Early last year, when COVID 19 first raged out of control all over the planet, it seemed the nasty bug would kill us all. It’s not as if the virus were the only thing after us; we were inundated by huge problems at every turn. Our former president, and his followers wouldn’t or couldn’t accept his loss of the national election. Riots ensued, breaching even the People’s House in Washington D.C. Despite dire warnings from national and world health officials, many Americans refused to wear masks to protect both themselves and others. Hospitals overflowed with people of every age and ethnicity fighting for life, served by medical professionals who were just as vulnerable as they, felled by a virus we could not see.

As a writer and oral tradition storyteller, the horror stories struck me to my core. With unrest at every corner, I sensed America would never be the same again. The loss of income struck me first. Last March my plate was full of venue dates, with concerts, presentations at conferences, book sales, and more to look forward to. Then it was over. The bottom fell out when all my gigs were canceled almost overnight, and I was left spinning in place with nowhere to go. “Stay home, wear your mask, and socially distance,” said Dr. Anthony Fauci, so I did. But I wasn’t happy about it.

From my perspective, the world was spinning completely out of control. My sense of individuality and unique perspective on life began to dissolve with each news report, leaving me stuck in a dark murky morass of depression. In that seething dark blue place, I struggled to hold onto the dregs of what was left of myself. In the midst of the pandemic, however, I learned a life lesson I hope stays with me always: in the deepest darkness the creative mind continues to churn.

Once I was aware of my brain’s continuing creativity, I turned the tap to full throttle and learned to listen to it, to work with that inner voice. What I needed most was to express my own experiences and imagination, so I backed away from television and changed my reading habits, which I should have done long ago. When words began pouring out, I grabbed pen and paper, instead of the laptop, to catch and distill the nuances of those ideas. Eventually, irrational thought gave way to clarity. Producing stories again provided relief to my pent-up emotions and salvation for my sanity.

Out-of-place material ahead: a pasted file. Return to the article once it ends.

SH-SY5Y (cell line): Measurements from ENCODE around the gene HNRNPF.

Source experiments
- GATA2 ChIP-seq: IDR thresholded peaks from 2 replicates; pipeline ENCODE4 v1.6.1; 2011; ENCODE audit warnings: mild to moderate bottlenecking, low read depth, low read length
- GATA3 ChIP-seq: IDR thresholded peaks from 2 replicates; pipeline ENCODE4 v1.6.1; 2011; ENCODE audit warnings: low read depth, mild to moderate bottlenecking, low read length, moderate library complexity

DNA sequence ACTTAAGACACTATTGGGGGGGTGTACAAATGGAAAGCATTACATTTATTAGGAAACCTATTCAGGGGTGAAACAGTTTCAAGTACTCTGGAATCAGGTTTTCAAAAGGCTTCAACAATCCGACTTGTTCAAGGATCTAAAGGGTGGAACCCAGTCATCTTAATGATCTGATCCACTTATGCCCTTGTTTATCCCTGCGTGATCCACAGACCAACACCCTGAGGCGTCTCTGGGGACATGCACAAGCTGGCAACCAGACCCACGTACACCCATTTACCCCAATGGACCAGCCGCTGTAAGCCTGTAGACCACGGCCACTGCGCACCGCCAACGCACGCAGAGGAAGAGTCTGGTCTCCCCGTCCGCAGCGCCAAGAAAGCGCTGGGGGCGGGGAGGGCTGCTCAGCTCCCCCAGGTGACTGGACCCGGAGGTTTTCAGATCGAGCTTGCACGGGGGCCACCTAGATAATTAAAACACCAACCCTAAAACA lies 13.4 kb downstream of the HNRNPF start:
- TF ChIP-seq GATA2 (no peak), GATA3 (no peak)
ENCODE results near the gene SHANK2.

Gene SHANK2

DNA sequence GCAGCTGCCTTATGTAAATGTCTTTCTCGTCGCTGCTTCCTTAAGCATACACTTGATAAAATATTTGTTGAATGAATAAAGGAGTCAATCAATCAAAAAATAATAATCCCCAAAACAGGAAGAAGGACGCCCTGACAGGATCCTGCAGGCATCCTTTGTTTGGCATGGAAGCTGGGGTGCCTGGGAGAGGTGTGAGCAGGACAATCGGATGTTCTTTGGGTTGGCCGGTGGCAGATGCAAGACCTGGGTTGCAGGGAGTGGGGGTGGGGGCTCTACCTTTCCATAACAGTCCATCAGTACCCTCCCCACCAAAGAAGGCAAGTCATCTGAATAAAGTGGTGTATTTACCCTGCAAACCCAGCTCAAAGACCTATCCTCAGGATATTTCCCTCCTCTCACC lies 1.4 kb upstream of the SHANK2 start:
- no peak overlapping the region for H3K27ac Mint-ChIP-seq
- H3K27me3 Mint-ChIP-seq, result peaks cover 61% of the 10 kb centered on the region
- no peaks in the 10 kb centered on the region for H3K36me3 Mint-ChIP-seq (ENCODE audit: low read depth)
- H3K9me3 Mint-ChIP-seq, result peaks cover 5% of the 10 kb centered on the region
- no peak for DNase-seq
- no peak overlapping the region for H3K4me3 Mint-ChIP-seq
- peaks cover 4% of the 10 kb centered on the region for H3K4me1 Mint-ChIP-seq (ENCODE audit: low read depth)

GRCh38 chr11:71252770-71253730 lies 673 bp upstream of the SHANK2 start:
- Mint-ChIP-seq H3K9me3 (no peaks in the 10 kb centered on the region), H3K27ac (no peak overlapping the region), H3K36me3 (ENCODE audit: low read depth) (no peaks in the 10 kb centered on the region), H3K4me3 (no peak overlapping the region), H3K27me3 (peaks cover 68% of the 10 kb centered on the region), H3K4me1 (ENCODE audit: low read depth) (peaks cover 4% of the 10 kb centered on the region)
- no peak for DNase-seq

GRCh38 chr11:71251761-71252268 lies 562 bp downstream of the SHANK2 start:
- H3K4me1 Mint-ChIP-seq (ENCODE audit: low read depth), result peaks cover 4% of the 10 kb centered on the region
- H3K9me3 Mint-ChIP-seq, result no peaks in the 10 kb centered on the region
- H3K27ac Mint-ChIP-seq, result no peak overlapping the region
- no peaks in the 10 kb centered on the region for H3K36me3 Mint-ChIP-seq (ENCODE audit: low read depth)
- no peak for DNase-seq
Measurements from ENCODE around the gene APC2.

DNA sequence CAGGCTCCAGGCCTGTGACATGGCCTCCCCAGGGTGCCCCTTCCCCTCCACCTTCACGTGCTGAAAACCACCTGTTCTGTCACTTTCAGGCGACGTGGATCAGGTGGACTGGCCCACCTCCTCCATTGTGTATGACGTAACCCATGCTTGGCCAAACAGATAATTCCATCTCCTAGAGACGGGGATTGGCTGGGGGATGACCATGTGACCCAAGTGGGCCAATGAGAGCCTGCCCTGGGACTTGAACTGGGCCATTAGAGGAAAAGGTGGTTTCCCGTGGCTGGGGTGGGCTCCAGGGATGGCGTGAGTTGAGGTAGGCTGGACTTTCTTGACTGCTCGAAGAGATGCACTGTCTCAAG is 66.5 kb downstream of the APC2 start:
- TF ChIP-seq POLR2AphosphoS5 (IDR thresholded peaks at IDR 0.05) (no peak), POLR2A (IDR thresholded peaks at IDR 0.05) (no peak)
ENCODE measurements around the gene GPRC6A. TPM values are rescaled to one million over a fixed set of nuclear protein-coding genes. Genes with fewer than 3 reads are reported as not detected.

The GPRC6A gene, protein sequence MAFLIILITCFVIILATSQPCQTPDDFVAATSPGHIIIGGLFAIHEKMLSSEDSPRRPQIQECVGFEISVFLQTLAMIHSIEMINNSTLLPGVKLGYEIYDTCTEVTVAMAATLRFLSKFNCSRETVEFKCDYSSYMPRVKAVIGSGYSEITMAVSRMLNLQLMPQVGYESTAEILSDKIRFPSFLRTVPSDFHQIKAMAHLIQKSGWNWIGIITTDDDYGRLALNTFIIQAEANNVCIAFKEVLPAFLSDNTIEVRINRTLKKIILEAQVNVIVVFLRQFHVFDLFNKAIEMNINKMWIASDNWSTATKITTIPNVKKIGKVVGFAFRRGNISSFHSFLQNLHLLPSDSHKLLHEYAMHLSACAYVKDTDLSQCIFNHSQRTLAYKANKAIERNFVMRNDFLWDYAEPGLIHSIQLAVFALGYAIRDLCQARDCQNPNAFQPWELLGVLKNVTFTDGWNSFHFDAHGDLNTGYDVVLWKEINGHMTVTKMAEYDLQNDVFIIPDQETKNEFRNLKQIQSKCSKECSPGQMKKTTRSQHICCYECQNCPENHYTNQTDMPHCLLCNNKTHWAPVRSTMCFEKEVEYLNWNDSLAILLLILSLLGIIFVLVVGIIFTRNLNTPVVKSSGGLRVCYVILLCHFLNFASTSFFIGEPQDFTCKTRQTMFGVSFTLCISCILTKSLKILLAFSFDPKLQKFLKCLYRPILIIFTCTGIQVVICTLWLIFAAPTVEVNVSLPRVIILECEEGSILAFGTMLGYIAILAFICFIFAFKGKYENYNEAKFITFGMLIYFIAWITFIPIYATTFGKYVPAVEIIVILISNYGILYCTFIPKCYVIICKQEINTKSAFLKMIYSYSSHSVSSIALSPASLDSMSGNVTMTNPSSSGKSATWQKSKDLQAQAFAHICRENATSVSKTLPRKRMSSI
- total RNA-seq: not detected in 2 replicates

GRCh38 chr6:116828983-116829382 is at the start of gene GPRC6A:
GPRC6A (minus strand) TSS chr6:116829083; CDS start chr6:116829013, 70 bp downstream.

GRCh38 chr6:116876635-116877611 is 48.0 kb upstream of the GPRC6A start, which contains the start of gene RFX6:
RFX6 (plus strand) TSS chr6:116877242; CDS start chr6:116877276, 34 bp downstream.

Writing in all its forms--journaling, poetry, prose, became a safe harbor during the storm as did the verbal telling of those stories. I couldn’t go anywhere in public; with an immune system dysfunction, I was mostly stuck at home no matter what. With the virus raging outside my door, I turned to a book I’d written earlier, Danger on Roan Mountain. Close revision gave it the polish I knew would make the work publishable. Romantic suspense with an environmental foundation is my favorite genre. Since this was the long-overdue sequel to Danger in Blackwater Swamp published in 2013, I began finetuning the new book to its predecessor. Once that was done, submitted, and accepted by my publisher, I realized the original book needed an update and a new cover. With time on my hands and a green light from SYP Publishing, I tackled that project, too, bringing it to completion. Then I overhauled a mid-grade dragon manuscript that I was dissatisfied with and now it’s shopping for a publisher. In other words, my petrifying brains were eager to work.

When the unrelenting pandemic raged on, I knew that to continue writing about the relationship between nature and people, I needed to be closer to it myself. In response, I turned to a lovely park near my home, spending more solitary time in nature than ever before. The result from those hours of observation came out in my writing when healing shades of blue and green touched my hungry soul. The lake, with its shimmering blue surface a reflection of the never-ending blue of the sky above, offered the peace I longed for.